Anatomy of a Query Letter

UPDATE: You may now download this article to your Kindle!

While everyone has different opinions on what a query letter is and what it looks like, I will summarize what I do. The method I use is pretty common. Pretty boring. But it works. Read my post, My First Query Letter. This post applies to both editor and agent query letters. You will hear stuff about people sending pitches in pizza boxes. Or by way of a singing telegram. I have to be clear. I’m not here to give you ideas on how to make yourself look bad. Getting creative with the delivery of your pitch doesn’t sell your book. Your work does. So if you know some guy who sent dancing elephants to an editor’s workplace to market his circus story and sold it, I say it was his book that resulted in the sale and not his elephants. From what I’ve heard, most editors and agents ABHOR nutty things like pachyderms in the office.

Now let’s get down to business as nothing could be more business-like than a query letter.
Here are the key points to remember:

  1. Keep it short (1 page)
  2. Error-free
  3. Don’t embarrass yourself

I assume you know what business format looks like. If you don’t, think everything is left-justified. TYPED. Except for your signature. (If you need a visual, an example template for a query letter is included in the book version of my Crash Course.)

  • Begin with your address (no name).
  • The date formatted like this: September 1st, 2006
  • The editor or agent’s name, title (if editor), company, and address

Now we get to the trickier stuff. I will cover each part of the query letter in more detail. But here’s an overview.

  • Greeting – “Dear Ms. (Mr.) Last name:”
  • Introduction – About two sentences that briefly describe why you’re writing to them.
  • Pitch – One paragraph or a couple of short paragraphs about your book. Written like a book jacket copy.
  • Pitch Part II – A little bit more about your book that’s more informational than about the plot or characters, per se.
  • Bio – A brief statement about you. Max two to three short sentences if you have something worth saying.
  • Closing – Housekeeping info like “This is a simultaneous submission.” and/or “Thank you for your time and consideration.”
  • Sign-off – Sincerely, your name.
  • Enclosures – A listing of what you’re including in the submission in addition to your query letter if anything.


  • Don’t get too cutesy with this. Just “Dear Ms. (or Mr.) Last name COLON”. No first names, no nicknames. No misspellings. No Yo’s and How ya’ doins. And ALWAYS check the gender of the editor. Names like Sam, Robbie, Terry may lead you to think Woman or Man but you could be wrong about that. So don’t mess this one up.

Introduction (can be switched in sequence with Pitch and Pitch Part II)

  • This is usually a couple of sentences that explain how you know the editor or agent and what you want to share with them…
  • Examples
    1. I attended the SCBWI conference in Los Angeles, and I wanted to thank you for your invitation to send picture book submissions your way. I have enclosed X for your review.
    2. Thank you for speaking at the X conference in April. You mentioned you’d like to see more humorous chapter book manuscripts. I have enclosed three chapters of MS TITLE for your review.
    3. I read your interview in BOOK TITLE. You mentioned you love working with teen chick-lit. I am writing to query your interest in my novel MS TITLE.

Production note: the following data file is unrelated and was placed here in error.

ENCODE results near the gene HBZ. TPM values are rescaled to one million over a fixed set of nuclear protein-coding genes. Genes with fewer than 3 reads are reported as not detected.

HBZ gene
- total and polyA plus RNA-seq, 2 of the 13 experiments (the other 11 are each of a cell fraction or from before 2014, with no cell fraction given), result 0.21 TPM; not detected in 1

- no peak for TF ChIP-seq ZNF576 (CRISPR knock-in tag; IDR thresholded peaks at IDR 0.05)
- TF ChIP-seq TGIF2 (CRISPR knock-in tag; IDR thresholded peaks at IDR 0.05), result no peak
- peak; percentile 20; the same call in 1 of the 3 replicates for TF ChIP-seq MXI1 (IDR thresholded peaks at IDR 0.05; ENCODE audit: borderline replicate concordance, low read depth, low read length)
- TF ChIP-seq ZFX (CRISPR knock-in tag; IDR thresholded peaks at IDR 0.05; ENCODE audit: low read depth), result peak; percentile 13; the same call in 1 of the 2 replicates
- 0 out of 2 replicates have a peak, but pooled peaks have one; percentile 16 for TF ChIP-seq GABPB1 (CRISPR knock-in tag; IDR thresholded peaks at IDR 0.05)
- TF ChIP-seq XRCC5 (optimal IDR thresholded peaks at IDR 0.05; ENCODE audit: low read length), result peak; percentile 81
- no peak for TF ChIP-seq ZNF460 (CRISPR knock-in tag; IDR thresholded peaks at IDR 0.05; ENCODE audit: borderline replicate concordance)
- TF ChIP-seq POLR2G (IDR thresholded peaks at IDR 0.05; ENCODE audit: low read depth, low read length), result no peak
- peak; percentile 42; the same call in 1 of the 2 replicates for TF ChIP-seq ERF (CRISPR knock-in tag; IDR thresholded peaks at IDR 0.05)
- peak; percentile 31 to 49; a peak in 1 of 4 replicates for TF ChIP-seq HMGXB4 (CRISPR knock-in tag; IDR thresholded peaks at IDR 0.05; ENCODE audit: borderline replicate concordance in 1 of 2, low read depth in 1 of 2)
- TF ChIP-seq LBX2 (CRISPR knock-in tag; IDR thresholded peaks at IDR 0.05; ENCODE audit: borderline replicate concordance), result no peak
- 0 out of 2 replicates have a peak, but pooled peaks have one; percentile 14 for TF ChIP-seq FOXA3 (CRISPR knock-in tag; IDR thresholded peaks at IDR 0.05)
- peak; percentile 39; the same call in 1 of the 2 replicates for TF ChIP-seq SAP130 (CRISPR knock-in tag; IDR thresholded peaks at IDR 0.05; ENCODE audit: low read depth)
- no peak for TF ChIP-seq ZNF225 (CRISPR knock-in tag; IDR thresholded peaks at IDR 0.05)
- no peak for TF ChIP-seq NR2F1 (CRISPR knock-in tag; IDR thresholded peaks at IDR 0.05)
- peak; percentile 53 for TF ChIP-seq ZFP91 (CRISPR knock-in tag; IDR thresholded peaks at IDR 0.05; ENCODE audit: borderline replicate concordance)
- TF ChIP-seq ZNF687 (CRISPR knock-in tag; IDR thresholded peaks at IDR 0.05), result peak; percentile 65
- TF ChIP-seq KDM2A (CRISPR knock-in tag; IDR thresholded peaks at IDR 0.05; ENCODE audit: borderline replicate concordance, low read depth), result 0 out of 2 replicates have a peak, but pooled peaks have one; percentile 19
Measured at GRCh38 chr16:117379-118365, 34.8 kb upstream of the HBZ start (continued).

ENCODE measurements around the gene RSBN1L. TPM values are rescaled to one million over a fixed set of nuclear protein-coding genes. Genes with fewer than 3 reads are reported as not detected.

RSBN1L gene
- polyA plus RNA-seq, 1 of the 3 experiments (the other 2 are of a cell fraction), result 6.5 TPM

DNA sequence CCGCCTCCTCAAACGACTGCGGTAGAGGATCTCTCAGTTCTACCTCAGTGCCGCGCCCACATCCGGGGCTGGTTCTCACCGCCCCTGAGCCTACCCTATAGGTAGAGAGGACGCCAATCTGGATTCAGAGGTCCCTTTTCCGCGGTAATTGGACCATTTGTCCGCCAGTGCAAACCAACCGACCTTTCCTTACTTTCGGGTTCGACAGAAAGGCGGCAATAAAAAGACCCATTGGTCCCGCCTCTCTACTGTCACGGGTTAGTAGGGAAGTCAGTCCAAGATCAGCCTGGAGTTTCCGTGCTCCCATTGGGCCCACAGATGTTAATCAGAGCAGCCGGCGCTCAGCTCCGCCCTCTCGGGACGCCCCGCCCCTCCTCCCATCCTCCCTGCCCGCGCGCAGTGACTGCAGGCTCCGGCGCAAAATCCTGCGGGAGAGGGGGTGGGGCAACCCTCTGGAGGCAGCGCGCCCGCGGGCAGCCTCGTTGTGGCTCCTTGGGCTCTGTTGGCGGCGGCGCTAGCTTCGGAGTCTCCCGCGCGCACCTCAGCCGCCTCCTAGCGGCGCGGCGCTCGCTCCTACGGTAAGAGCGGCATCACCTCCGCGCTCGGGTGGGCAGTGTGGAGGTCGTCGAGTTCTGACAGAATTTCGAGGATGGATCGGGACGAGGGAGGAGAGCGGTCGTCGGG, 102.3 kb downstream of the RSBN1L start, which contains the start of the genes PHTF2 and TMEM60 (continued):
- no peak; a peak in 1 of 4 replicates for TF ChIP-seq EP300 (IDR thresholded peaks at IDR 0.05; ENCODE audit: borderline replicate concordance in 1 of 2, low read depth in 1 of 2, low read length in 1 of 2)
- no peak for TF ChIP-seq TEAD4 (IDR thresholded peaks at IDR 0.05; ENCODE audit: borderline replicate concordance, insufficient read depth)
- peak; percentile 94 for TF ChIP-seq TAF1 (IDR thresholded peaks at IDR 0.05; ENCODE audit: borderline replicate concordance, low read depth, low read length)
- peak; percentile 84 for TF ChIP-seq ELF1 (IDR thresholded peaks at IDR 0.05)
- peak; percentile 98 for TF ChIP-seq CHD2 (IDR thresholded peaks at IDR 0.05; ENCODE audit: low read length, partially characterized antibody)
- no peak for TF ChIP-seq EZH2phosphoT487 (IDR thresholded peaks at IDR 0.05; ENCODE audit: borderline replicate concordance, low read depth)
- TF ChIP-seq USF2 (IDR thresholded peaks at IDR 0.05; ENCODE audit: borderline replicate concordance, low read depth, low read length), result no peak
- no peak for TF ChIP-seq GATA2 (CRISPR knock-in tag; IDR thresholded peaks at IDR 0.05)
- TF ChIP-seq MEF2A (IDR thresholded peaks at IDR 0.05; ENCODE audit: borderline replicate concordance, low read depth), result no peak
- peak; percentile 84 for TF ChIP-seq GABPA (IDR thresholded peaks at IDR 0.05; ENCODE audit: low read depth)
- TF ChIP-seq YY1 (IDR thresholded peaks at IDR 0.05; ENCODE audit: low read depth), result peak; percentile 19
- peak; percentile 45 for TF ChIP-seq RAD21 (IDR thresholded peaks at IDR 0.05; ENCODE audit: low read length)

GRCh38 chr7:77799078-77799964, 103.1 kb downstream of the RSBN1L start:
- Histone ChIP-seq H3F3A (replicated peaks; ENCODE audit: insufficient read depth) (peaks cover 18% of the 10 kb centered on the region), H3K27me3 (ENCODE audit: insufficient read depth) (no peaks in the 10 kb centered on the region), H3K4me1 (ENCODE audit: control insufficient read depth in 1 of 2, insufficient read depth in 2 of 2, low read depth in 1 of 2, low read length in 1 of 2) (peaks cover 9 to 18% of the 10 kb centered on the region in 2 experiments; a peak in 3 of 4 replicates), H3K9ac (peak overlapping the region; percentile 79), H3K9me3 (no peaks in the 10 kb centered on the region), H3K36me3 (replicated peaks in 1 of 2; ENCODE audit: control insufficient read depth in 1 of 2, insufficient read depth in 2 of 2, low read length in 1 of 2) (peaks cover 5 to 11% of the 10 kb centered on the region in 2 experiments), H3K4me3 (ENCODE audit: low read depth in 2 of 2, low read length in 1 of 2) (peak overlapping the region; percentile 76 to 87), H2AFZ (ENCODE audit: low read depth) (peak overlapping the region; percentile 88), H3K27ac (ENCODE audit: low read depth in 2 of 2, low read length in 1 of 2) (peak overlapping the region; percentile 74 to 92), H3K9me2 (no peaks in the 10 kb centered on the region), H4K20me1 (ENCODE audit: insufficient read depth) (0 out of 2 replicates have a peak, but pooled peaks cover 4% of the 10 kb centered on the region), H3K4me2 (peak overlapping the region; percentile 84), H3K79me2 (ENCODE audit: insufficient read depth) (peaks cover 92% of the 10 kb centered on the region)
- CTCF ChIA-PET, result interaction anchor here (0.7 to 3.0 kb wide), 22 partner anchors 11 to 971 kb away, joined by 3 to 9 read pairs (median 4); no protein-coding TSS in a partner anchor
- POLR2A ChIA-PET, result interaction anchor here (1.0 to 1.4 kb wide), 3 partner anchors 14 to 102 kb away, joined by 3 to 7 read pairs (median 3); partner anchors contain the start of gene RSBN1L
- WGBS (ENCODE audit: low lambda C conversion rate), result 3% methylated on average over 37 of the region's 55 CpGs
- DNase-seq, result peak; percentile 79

4. I found your profile in Publisher’s Marketplace and noticed you represent many humorous middle-grade books. I thought my MS TITLE might suit you.
  • You may reference specific books the editor has edited or an agent has represented if this is the reason you think there might be a connection…
    1. I’m writing to query your interest in my YA novel, X. I’ve read BOOK Y and Z and thought my novel might suite your tastes.
    2. BUT BE WARNED: Don’t just make up something. If you really feel the editor or agent will like your work by referencing other work – be clear about why you think this is the case. AND AVOID SAYING…”My book is just like FAMOUS MEGA-SELLING TITLE.” Even statements like “My book is a cross between A WRINKLE IN TIME and HARRY POTTER” can create the wrong impression. A statement like that is best left to the editor or agent to decide, not you.
  • If the reason you’re writing to the editor or agent is because you’ve heard through the grapevine that they’re AWESOME because of X,Y, and Z…
  1. Don’t say that unless what you write about them is a) related to their work in a meaningful way and b) was obtained first-hand, like at a conference or through a publication the agent or editor knowingly put themselves in. If you say, “Word on the street is you’re the editor with the mostest–skilz are MAD…” “Or I found your name in CWIM and Tanya, my good buddy says you love ’80s music and you hang out at Starbucks at 5AM, and OMG, I’m just like that, too!”. That’s going to sound pretty lame. And a bit stalker-ish. If you have nothing decent to go with, I would recommend you leave out the intro and start with your pitch.
  • If everything you know about the agent or editor is all good but just SO generic…
  1. I would leave out the intro and start with the pitch. The pitch is the reason for the letter and if that’s all you’ve got, that is way more than half the battle.


  • The pitch is the most important part of your letter. If you haven’t messed up the intro, this is where the editor or agent will really tune in. You’ll want to write something that…
  1. Entices (leaves the reader wanting more)
  2. Encapsulates the book
  3. Matches the tone of your book if possible
  • The pitch is usually written in third person, present tense, no matter what person or tense the book is written in.
  • Example:
  1. When X-year-old MAIN CHARACTER does X, she had no idea Y WOULD HAPPEN. Now ANOTHER CHARACTER is out to Z. MAIN CHARACTER must find a way to thwart Z but her ADJECTIVE ANOTHER CHARACTER and ADJECTIVE ANOTHER CHARACTER aren’t going to make it easy for her. MAIN CHARACTER will have to learn X to find a way to Y and that might take some real Z.